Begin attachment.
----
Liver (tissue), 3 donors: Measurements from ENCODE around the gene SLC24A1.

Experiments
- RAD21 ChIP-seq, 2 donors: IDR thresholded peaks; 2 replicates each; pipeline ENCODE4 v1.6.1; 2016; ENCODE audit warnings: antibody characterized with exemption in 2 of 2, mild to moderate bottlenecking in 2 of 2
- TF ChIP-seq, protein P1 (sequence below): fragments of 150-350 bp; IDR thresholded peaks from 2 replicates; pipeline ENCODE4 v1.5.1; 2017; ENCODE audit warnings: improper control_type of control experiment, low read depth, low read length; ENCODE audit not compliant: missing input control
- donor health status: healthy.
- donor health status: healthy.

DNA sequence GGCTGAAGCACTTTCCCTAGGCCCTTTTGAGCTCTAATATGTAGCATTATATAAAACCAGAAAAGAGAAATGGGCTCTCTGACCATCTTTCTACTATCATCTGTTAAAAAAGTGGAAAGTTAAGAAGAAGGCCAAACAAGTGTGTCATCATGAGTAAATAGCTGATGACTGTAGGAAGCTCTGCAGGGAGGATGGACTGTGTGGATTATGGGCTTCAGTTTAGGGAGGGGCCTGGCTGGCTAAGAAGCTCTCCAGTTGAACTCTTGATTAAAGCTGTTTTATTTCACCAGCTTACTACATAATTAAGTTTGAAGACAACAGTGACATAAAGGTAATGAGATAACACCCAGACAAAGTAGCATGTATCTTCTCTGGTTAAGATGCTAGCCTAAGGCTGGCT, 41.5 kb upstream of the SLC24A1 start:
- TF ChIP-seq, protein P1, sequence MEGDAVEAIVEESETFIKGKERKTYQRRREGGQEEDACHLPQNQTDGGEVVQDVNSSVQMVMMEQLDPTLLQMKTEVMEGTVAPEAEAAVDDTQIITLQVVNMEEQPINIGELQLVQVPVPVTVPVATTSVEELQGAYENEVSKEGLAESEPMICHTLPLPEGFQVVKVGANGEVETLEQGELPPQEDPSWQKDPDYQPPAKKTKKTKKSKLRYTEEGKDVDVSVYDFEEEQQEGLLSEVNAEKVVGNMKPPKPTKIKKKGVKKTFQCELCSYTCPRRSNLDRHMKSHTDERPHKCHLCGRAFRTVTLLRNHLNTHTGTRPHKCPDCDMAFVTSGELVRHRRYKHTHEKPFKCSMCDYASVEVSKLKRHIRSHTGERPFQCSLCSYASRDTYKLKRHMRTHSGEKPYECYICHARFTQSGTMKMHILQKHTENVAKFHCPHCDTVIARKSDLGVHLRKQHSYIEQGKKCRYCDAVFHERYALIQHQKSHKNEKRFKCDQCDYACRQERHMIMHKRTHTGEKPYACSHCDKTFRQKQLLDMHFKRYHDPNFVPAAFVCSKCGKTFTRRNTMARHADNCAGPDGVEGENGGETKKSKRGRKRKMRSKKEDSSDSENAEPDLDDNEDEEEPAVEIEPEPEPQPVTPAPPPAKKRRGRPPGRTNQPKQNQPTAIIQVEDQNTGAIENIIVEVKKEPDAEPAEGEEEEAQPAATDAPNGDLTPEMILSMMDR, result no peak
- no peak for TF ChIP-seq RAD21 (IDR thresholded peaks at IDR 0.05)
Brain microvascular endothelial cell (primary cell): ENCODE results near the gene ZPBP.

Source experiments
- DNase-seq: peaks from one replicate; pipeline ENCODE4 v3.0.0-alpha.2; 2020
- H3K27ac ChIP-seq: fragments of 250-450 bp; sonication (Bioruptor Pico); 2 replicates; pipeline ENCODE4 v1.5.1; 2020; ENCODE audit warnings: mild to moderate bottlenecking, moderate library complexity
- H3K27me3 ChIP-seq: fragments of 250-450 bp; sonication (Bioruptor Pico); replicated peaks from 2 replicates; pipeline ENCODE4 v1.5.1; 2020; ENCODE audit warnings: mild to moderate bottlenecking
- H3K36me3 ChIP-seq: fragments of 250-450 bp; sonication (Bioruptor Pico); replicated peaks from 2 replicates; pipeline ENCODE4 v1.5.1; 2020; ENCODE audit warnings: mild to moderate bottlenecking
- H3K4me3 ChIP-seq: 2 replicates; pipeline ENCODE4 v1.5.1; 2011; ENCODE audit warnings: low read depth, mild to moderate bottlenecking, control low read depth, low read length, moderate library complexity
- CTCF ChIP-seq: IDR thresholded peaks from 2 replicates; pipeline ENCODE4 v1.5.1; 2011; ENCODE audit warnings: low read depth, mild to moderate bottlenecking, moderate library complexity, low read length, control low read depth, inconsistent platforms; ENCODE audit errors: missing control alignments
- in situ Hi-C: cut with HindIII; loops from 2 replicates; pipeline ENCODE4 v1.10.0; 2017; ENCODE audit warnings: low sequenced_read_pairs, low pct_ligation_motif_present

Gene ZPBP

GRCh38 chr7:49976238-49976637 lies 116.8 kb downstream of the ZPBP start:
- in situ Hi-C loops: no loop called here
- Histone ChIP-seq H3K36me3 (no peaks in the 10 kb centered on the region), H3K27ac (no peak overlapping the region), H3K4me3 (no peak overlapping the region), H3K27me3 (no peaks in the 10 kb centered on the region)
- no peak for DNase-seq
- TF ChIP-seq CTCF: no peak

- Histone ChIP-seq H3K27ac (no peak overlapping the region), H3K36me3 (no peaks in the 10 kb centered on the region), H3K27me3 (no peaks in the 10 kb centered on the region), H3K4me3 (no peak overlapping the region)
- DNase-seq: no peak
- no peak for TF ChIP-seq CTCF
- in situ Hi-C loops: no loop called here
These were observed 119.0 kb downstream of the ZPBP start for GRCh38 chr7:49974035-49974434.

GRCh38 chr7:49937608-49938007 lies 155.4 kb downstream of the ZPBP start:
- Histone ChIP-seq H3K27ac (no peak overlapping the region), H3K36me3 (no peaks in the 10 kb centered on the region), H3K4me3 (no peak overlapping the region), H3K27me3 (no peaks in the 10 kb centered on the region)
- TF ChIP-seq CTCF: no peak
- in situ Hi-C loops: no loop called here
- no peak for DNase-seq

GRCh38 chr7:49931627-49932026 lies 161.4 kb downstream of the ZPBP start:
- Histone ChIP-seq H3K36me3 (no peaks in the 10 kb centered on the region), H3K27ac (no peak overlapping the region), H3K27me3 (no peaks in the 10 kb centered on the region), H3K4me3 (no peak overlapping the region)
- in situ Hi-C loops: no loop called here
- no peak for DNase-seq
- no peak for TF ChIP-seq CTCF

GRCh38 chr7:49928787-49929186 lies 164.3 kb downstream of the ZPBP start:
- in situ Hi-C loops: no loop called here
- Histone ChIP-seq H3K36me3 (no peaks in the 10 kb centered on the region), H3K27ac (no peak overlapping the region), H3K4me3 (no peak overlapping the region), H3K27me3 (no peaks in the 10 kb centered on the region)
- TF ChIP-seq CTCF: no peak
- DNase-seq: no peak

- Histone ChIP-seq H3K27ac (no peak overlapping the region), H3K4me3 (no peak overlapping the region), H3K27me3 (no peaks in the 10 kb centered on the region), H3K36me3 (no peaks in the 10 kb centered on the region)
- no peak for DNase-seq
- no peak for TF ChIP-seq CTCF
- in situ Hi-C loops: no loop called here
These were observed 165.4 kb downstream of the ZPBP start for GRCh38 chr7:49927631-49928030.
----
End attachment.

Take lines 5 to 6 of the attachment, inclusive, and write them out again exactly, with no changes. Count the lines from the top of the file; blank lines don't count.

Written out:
- donor health status: healthy.
- donor health status: healthy.